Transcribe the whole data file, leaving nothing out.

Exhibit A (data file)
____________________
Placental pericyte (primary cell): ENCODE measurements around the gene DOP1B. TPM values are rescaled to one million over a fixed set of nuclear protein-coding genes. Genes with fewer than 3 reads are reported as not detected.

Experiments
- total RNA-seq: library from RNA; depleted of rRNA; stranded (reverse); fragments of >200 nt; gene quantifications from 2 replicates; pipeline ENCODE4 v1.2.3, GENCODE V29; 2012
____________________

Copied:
Placental pericyte (primary cell): ENCODE measurements around the gene DOP1B. TPM values are rescaled to one million over a fixed set of nuclear protein-coding genes. Genes with fewer than 3 reads are reported as not detected.

Experiments
- total RNA-seq: library from RNA; depleted of rRNA; stranded (reverse); fragments of >200 nt; gene quantifications from 2 replicates; pipeline ENCODE4 v1.2.3, GENCODE V29; 2012